Apple’s revenue from iPhones in the launch weekend was around double its total revenue in the quarter Windows 95 was launched. ~ Benedict Evans (@BenedictEvans)

Apple is so much larger than Microsoft, that the iPhone — by itself — is larger than all of Microsoft and Apple — sans iPhone — is STILL larger than all of Microsoft.

Chart 2

That’s right. If the iPhone disappeared from the face of the earth, Apple would STILL be bigger than all of Microsoft.

Apple Is Doomed…Not!

I have never made but one prayer to God, a very short one: ‘O Lord make my (critics) ridiculous.’ And God granted it. ~ Voltaire

You say Apple is doomed because the iPhone is niche? Are you kidding me?

So many companies wish they are as doomed as Apple. ~ ßen ßajarin (@BenBajarin)

If the iPhone is niche, then what is the Kindle Fire, the Surface, McDonalds, Coca-Cola, Microsoft, the S&P 500 and the Dow?

Apple Now Holds 10% of All Corporate Cash ~ Moody’s

The whole debate is so silly, so childish, that sometimes I think that Apple would be well within their rights to simply say:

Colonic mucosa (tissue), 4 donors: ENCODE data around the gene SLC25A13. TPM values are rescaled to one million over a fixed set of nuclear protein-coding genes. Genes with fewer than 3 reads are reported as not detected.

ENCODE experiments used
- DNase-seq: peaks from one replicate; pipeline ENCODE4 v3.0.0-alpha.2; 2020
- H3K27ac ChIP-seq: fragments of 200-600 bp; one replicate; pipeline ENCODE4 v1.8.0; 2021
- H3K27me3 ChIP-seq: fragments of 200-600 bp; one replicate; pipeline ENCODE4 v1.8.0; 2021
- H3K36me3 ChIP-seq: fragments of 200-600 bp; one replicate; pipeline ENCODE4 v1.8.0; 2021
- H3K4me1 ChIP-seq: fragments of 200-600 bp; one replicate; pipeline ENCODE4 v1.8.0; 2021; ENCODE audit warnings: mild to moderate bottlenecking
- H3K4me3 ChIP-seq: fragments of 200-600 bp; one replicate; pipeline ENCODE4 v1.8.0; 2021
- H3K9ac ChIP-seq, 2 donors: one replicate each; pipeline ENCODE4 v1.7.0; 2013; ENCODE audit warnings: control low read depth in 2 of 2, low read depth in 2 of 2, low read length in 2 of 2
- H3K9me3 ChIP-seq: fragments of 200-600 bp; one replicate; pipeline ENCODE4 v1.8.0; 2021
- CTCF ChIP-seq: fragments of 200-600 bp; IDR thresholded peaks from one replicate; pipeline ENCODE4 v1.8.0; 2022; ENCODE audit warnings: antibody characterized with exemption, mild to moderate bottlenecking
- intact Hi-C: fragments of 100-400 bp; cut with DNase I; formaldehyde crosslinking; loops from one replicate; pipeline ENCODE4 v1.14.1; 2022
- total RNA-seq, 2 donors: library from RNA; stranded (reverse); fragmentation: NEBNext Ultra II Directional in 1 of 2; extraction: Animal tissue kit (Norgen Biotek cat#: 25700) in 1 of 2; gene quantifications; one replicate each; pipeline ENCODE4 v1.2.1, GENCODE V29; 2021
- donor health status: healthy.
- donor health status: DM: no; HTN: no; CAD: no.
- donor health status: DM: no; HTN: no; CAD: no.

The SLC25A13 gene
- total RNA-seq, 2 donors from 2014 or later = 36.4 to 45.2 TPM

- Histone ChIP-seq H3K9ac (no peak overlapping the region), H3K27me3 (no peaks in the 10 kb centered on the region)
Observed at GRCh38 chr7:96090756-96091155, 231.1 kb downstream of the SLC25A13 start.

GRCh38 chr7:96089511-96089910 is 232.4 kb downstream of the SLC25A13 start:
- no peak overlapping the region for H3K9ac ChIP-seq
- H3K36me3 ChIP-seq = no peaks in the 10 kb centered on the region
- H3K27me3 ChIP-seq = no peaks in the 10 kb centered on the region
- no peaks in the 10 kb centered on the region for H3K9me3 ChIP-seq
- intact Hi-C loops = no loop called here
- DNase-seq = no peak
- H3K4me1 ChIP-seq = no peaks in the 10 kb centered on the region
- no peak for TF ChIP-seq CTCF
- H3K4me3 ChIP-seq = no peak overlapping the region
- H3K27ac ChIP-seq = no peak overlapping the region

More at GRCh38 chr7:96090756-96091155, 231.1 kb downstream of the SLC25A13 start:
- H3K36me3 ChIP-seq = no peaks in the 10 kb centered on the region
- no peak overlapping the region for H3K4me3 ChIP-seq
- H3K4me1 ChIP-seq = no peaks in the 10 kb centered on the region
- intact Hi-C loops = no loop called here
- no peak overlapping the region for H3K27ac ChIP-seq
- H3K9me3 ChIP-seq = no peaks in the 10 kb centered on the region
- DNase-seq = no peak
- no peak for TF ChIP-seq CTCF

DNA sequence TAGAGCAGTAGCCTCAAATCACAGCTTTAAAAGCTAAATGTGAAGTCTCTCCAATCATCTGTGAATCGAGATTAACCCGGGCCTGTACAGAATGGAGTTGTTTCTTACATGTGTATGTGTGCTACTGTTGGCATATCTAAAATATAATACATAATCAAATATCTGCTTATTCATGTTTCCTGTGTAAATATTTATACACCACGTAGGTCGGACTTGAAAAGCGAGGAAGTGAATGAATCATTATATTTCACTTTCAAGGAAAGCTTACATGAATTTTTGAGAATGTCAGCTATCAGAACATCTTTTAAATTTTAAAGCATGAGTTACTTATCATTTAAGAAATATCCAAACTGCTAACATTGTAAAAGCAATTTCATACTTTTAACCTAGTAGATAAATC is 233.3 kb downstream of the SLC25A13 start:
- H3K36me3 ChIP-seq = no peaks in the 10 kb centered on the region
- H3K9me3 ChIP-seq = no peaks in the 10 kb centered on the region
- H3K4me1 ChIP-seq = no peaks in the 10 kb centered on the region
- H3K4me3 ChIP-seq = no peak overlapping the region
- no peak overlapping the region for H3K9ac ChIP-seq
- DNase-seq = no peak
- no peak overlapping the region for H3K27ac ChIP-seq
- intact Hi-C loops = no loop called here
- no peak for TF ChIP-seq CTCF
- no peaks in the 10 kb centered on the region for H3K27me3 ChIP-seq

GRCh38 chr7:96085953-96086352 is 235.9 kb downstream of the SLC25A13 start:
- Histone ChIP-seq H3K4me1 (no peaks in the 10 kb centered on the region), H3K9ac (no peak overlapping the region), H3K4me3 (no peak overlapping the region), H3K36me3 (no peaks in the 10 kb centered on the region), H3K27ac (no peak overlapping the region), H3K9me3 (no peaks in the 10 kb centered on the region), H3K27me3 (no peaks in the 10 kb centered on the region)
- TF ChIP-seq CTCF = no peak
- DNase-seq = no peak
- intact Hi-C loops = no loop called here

“‘Doomed?’ I know what you are, but what am I?”

I like companies who have a future and women who have a past.


“A conclusion is the place where you got tired of thinking.” ~ attributed to Arthur McBride Bloch

Question: Does Apple have enough market share to control its destiny?

Weather forecast for tonight: dark. ~ George Carlin

Some things are easy to predict. Some things are not.

Conversation would be vastly improved by the constant use of four simple words: I do not know. ~ Andre Maurois

The truth is, I don’t know. No one knows for sure. But one thing is for sure — Apple is betting the company on it.

Never tell me the odds. ~ Han Solo, Star Wars

Question: How much time does Apple have?

The iPhone is Apple’s Windows. It’s a moneymaker, par excellence. The only question is whether the proceeds from the iPhone will give Apple enough time to come up with a new profit stream.

Microsoft milked Office & Windows for 25 years without another big hit. Adwords is 13 years old. iOS is only 6 years old. ~ Benedict Evans (@BenedictEvans)

Based on the above, I’d say Apple will be just fine.

The problem is not that there are problems. The problem is expecting otherwise and thinking that having problems is a problem. ~ Theodore Rubin

Post Script:

I have heard your views. They do not harmonize with mine. The decision is taken unanimously. ~ Charles de Gaulle